Last night we saw Anthony Albanese hand down their sort of budget response. There was some strong criticism around the renewable energy targets. Do you have any thoughts on whether the Federal Government’s looking to commit to an emissions target or a goal in that response? Because obviously the state –

MICHAEL McCORMACK

We’re meeting our international obligations, Poppy, and we’ll go on doing that. But what we’re not going to do is we’re not going to shut down farms and factories and businesses and make it unaffordable for households by setting unrealistic targets off into the 2050s that, quite frankly, are not even predicated on having enough energy. We need to be able to continue to have our coal- fired power stations because they’re providing two-thirds of our Australian energy needs and more than $60 billion in exports. So, I appreciate that some people would say because they’re a long way away and they can’t see them but they say, “Well, it’s causing emissions and they should be shut down.” Well, what are we going to replace those with? How are we going to get the solar panels and 100 per cent renewables? I mean, that might be the Greens’ way, it’s not the sensible way. It’s not the practical way in 2020 to just shut down all our coal-fired and gas-fired power stations and say, well, that’s going to then provide the energy needs of the here and now and the immediate future. And so whilst we’ve got a big investment in renewables we can’t just go shutting down our energy power stations and then hope for the best.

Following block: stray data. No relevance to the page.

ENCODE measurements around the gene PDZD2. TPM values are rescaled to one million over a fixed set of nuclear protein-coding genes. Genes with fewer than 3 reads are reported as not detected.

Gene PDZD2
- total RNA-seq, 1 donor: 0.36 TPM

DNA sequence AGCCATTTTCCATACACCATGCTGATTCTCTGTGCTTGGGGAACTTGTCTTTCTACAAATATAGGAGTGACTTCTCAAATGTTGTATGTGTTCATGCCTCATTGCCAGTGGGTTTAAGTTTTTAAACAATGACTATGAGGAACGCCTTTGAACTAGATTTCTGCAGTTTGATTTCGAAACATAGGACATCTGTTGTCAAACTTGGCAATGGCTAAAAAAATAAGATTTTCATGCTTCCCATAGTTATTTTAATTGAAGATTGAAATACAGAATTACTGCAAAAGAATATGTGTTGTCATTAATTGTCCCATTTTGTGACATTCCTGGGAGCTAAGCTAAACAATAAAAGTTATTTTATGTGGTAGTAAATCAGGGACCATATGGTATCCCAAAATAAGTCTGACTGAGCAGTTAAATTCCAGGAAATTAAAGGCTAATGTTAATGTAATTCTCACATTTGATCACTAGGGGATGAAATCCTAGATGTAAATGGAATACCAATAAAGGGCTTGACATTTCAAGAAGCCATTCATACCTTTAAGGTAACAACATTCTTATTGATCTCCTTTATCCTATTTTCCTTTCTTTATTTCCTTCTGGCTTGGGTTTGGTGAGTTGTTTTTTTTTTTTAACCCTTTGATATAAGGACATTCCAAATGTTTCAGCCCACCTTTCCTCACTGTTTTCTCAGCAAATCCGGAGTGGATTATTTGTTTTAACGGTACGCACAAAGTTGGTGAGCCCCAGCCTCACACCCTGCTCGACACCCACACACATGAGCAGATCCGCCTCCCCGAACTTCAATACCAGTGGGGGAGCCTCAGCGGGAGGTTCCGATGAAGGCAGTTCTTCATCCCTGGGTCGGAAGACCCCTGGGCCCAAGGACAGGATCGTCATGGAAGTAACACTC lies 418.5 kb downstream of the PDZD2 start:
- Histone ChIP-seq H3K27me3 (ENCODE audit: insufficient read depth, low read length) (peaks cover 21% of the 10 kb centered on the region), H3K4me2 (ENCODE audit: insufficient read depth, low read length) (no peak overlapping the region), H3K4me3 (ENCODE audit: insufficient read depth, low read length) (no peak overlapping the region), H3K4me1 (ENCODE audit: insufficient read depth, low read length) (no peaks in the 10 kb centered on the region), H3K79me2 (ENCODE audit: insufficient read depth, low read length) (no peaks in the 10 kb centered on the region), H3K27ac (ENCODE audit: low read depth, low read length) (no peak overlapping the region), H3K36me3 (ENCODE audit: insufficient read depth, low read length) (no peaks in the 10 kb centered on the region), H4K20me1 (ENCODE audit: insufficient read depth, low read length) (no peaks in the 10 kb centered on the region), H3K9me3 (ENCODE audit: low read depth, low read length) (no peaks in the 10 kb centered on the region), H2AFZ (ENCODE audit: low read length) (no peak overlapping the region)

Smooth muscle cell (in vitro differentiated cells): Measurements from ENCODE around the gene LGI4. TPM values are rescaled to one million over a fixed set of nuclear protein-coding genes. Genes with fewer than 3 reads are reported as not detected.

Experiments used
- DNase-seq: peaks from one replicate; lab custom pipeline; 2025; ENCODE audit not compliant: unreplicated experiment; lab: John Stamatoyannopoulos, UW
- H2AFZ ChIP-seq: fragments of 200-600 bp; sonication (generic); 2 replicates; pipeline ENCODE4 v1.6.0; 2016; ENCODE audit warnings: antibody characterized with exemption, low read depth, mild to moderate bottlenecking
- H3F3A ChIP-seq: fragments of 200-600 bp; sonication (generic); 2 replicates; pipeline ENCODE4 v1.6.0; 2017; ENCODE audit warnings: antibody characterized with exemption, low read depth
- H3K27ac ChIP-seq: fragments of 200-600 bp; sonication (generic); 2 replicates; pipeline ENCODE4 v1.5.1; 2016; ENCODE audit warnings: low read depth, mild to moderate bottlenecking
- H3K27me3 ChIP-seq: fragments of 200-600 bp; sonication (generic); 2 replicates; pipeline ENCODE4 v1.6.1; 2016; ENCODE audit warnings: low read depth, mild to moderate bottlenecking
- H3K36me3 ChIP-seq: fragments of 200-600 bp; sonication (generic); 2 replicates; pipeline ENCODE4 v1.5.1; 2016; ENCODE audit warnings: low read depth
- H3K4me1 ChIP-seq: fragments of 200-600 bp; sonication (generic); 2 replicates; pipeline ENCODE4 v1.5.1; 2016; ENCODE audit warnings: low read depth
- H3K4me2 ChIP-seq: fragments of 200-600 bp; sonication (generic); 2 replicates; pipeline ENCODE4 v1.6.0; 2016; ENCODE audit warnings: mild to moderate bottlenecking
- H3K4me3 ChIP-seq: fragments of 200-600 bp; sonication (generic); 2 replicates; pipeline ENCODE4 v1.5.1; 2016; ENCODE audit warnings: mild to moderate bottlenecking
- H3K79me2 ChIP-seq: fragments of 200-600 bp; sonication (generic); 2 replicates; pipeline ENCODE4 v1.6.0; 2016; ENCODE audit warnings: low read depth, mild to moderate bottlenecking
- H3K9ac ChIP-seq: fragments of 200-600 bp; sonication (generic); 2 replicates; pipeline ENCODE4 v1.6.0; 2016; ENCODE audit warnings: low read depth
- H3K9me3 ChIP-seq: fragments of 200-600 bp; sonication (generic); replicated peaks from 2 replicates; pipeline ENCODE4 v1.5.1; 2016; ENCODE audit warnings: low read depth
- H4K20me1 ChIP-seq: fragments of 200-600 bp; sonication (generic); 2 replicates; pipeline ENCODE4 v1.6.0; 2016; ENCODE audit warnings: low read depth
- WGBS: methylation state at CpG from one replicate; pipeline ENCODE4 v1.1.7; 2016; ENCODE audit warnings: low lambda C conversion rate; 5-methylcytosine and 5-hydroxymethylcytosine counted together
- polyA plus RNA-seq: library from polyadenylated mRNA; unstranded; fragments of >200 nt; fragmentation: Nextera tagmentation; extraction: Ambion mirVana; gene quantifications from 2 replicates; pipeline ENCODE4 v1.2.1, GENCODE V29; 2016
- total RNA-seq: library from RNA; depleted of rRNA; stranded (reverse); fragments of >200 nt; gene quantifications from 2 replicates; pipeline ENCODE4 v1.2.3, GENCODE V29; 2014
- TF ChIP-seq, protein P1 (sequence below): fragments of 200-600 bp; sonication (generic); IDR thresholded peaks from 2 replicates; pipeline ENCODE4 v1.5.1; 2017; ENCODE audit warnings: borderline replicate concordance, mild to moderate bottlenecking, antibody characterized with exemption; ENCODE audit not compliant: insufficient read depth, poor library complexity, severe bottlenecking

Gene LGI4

LEIGH RYAN

Mate, very quickly, as well just on the budget reply speech, one of the big ones was child care, it was one of the touch points that Anthony Albanese brought up yesterday with a large investment in that. What are your thoughts on that plan?

MICHAEL McCORMACK